Page  00000003 Resonators Using a Waveguide Mesh; Patty Huang, Stefania Serafin and Julius Smith * Toward High Quality Singing Synthesis with Varying Sound Qualities; Hui-Ling Lu * Scanned Synthesis; Max Mathews, Bill Verplank and Rob Shaw * Parameter Manipulation for Composing with Physical Models; Juan Reyes * Acoustic Research and Synthesis Models of Woodwind Instruments; Gary Scavone * Realistic and Extended Physical Models of Bowed String Instruments; Stefania Serafin * Pattern Recognition Approaches to Invert a Bowed String Physical Model; Stefania Serafin * Digital Waveguide Modeling of Acoustic Systems; Julius Smith * Synthesis of a Neolitic Chinese Flute; Tamara Smyth, Patricio de la Cuadra and Chris Chafe 4.3 Digital Signal Processing * Linear Prediction Analysis of Voice Under the Presence of Sinusoidal Interference; Yi-Wen Liu, Aaron Hipple and Kyunsuk Pyun * An efficient and fast octave-band filter bank for audio signal processing of a low power wireless device; Kyungsuk Pyun * FFT-Based DSP and Spectral Modeling Synthesis; Julius Smith * The Bayesian Approach to Segmentation and Rhythm Tracking; Harvey Thornburg * Integrated Online-Offline Methods for Audio Segmentation; Harvey Thornburg * Rhythm Tracking and Segmentation with Priors: A Unified Approach; Harvey Thornburg * Identification of a Time-Varying Sinusoidal Model; Harvey Thornburg * A Simplified Approach to High Quality Music and Sound over IP; Chris Chafe 4.4 Controllers and Musical Instruments * The Metasaxophone Project; Matthew Burtner * Incorporating Haptic Feedback into Interfaces for Music Applications; Chris Chafe * The Performer-Instrument Interaction: A Sensory Motor Perspective; Chris Chafe * Influence of Attack Parameters on the Playability of a Virtual Bowed String Instrument; Chris Chafe * TouchSound: Haptics in Sound Editing; Lonny Chu * The Accordiatron: A New Gestural MIDI Controller; Michael Gurevich * The vBow: Experiments in the Haptic Feedback and Physical Model Sound Synthesis of a Virtual Violin; Charles Nichols * Alternative Controllers for Physical Model Development (and Fun!); Gary Scavone * Designing Controllers: The evolution of our Computer-Human Interaction Technology Course; Bill Verplank 4.5 Audification of Data * Auditory Representation of Complex Data; Jonathan Berger, Michelle Daniels and Oded Ben Tal * Sound Waves on the Internet from Real-time Echoes; Chris Chafe, Scott Wilson, Randal Leistikow and David Chisholm 4.6 Psychoacoustics and Cognitive Psychology * Evaluation of Masking Models; Aaron Hipple and David Merril * The State of the Art and Future Directions in Sound Source Separation; Aaron Steven Master * Categorical Perception of Sound Sources; Stephen Lakatos, Gary Scavone and James Beauchamp * Potential Applications of Linguistic Theory to Music Theory; Leigh VanHandel 4.7 Machine Recognition in Music * Estimation of Sinusoids in Audio Signals Using an Analysis-By-Synthesis Neural Network; Guillermo Garcia * Visualizations of Tonality; Craig Sapp * Audio Content-Based Retrieval Methods and Automatic Style Classification; Unjung Nam 3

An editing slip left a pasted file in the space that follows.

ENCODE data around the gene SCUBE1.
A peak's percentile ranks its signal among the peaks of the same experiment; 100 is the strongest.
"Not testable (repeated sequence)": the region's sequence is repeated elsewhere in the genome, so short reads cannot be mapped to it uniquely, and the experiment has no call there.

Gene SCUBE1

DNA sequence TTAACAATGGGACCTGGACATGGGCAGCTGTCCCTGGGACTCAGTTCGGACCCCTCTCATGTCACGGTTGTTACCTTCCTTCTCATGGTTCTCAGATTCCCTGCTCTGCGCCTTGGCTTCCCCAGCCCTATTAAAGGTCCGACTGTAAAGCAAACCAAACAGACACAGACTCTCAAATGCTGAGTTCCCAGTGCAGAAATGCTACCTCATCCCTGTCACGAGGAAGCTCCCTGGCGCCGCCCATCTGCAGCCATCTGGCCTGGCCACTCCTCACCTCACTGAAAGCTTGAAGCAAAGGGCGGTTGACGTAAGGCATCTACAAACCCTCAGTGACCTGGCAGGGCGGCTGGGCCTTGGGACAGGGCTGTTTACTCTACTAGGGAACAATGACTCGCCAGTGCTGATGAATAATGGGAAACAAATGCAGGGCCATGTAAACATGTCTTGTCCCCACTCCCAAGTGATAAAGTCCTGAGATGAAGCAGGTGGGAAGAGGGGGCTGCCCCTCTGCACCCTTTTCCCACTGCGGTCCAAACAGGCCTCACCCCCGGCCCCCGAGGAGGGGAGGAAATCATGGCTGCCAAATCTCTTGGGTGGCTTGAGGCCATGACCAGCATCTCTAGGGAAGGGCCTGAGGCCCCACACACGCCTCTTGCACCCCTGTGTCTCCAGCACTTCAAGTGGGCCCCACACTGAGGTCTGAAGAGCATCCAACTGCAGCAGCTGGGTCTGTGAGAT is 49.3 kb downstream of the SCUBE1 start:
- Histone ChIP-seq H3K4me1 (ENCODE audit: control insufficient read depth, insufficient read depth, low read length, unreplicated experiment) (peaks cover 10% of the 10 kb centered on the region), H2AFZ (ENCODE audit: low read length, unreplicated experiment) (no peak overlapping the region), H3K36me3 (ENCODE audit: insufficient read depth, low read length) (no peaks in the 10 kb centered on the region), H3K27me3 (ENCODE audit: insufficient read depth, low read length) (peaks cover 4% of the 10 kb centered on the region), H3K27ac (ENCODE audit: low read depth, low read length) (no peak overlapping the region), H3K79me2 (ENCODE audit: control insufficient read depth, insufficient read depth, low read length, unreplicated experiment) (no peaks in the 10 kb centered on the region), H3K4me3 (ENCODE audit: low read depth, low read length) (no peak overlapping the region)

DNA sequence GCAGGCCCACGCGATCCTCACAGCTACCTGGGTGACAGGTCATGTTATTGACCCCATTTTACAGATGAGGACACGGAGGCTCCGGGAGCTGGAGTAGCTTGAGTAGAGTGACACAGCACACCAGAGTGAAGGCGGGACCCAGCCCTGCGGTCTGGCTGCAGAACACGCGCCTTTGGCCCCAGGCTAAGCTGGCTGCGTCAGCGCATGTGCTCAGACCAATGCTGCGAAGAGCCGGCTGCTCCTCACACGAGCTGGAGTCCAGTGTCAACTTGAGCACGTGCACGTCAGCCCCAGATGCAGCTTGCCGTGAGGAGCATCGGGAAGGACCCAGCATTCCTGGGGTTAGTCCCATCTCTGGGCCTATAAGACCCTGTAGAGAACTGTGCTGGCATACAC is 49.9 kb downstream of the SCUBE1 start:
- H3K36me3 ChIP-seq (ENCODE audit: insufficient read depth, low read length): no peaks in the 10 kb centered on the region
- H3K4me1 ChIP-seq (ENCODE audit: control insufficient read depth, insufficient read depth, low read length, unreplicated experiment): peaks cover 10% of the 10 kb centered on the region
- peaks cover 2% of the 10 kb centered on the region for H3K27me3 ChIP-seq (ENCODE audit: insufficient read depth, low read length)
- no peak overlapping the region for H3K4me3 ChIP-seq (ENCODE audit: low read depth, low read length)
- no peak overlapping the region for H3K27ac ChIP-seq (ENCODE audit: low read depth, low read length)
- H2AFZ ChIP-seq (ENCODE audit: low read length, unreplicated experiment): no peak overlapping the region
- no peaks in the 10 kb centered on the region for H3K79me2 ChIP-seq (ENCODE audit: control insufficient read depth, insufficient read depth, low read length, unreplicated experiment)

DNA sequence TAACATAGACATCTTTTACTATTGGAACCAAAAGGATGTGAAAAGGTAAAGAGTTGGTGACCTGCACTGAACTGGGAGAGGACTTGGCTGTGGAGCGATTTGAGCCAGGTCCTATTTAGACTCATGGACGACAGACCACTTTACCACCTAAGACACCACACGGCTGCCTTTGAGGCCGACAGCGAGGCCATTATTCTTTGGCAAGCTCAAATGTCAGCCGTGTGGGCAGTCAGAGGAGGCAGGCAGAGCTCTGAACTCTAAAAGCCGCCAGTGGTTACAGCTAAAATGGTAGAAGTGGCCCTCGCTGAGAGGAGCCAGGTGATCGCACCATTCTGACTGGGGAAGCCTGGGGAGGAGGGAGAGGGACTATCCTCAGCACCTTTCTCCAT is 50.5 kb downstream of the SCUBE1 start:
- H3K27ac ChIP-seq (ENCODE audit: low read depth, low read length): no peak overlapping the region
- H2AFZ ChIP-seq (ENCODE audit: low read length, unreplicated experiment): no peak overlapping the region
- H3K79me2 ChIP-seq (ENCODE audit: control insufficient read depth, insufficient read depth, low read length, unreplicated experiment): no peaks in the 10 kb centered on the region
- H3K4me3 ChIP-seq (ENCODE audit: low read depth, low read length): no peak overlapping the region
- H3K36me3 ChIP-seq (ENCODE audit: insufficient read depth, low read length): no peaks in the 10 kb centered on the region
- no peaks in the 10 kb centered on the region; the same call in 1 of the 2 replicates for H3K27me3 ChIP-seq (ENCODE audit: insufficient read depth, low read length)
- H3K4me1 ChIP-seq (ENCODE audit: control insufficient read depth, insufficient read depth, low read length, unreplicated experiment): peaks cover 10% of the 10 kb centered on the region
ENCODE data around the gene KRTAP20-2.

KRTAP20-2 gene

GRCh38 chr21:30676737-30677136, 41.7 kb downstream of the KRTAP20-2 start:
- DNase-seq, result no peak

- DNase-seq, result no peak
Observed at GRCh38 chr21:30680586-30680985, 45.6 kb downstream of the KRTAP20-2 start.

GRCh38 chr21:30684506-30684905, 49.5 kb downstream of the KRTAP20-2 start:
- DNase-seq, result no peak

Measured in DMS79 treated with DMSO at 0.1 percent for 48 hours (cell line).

Page  00000004 4.8 Historical Aspects of Computer Music * New Realizations of Electroacoustic Works; Chris Burns * A Short History of Digital Sound Synthesis by Composers in the USA; Chris Chafe 4.9 Computer Assisted Music and Acoustics Research * The Center for Computer Assisted Research in the Humanities (CCARH); Eleanor Selfridge Field * The Musical Acoustics Research Library; Gary P. Scavone and Max V. Mathews * Web-Based Infrastructure for Research and Teaching; Julius Smith 5 Noisy stuff * Oded Ben-Tal: "fortepiano" (2000) for 4 -channel tape; "How silent comes the water" (2000) for piano; "Saraband" for flute, clarinet, cello, piano, percussion and computergenerated sounds; "Socratic Dialogues" (1999) for violin, percussion and 8 winds; "Soliloquy" (1999) for cello and computer-generated sound. * Jonathan Berger: "My Lai" (2001) for solo piano; "Echoes of Light and Time" (2000) sound installation in collaboration with Dale Chihuly; "Marcatto Sempre" (2000) for clarinet; "Miracles and Mud" (1999) for period instruments and digital bird organ. * Chris Burns: "Misprision" (2001) for flute and guitar; "Gineman" (2000) for harpsichord; "Fabrication" (2000) for trumpet and electronics; "78" (2000) for clarinet, violin and piano; "Questions and Fissures" (1999) for soprano saxophone and CD; "Strain" (1999) for fourchannel tape; "Escuela" (1999) for piano and interactive electronics. * C. Matthew Burtner; "Animus / Anima" (2001) for voice and electronics; "S-Trance-S" (2001) for computer metasaxophone; "Delta" (2001) for electric saxophone; "Natigviksuk" (2000) for home-made radio transmitters; "Oceans of Color" (2000) for 27 solo saxophones; "Signal Ruins" (2000) for prepared piano, bass drum and electronics; "Noisegate 67" (1999/2000) for computer and metasaxophone; "Stone Phase" (1999) for computer-generated tape; "Frames/Falls" (1999) for amplified violin, amplified double bass and electronics. * Chris Chafe: "Ping" (2001) a sound installation in collaboration with digital artist Greg Niemeyer; "Transect" (1999) for CD; "Riding the Tiger" (1999) film music; "Voice Coil" (2000) celletto and live synthesis. * Ching-Wen Chao: "The Captured Shadow" (2001) for soprano trombone, delay and tape; "SOUNDSTATES" (1998/2001) for percussion and tape; "Elegy" (2000) for Celletto; "Studies for 2 Pianos" (1999); "Counterattack" (1999) for clarinet and delay; "String Quartet No 2" (1998/1999); "Soundstates" (1998) for percussion and tape. * David A. Jaffe: "OTHER WORLDS: An homage to Carl Sagan", concerto for Zeta electric/MIDI violin and symphonic band; "The Seven Wonders of the Ancient World", a seventy-minute concerto in seven ten-minute movements. * Christopher Wendell Jones: "Matragn" (1999) for clarinet and computer-generated sound. * Damian Keller: "P2000" for compact bassoon, disc, glass and eight-channel tape; "The Trade" soundtrack for installation, collaboration with visual artist Ariadna Capasso; "Working Title", sound installation; "touch'n'go / toco y me voy" (1998/1999) for eight-channel tape and actors. * Seungyon-Seny Lee: "Je est un Autre II" (2000) for 3 dancers, video images, installations and computer-generated sounds; "Je est un Autre (Self is Other)" (1999/2000). * Fernando Lopez Lezcano: "iICEsCcRrEeAaMm" for four channel tape; "House of Mirrors" for PadMaster, midi instruments and soundfile playback * Charles Nichols: "Strata II" (2001) for flute and interactive computer programming; "Interpose" (1995/1999) for guitar and computergenerated tape; * Juan Carlos Pampin: "On Space" (2000) for percussion sextet and electronics. * Juan Reyes: "Oranged (lima-limon)" for tape; "ppP" for piano and tape; "Los Vientos de Los Santos Apostoles" for fixed length models or organ pipes; * Kotoka Suzuki: "Sift" (2000) for violin and computer-generated tape; "Yoei" (1999) for computer-generated tape, six percussionists and a dancer attached to real-time activated sensors.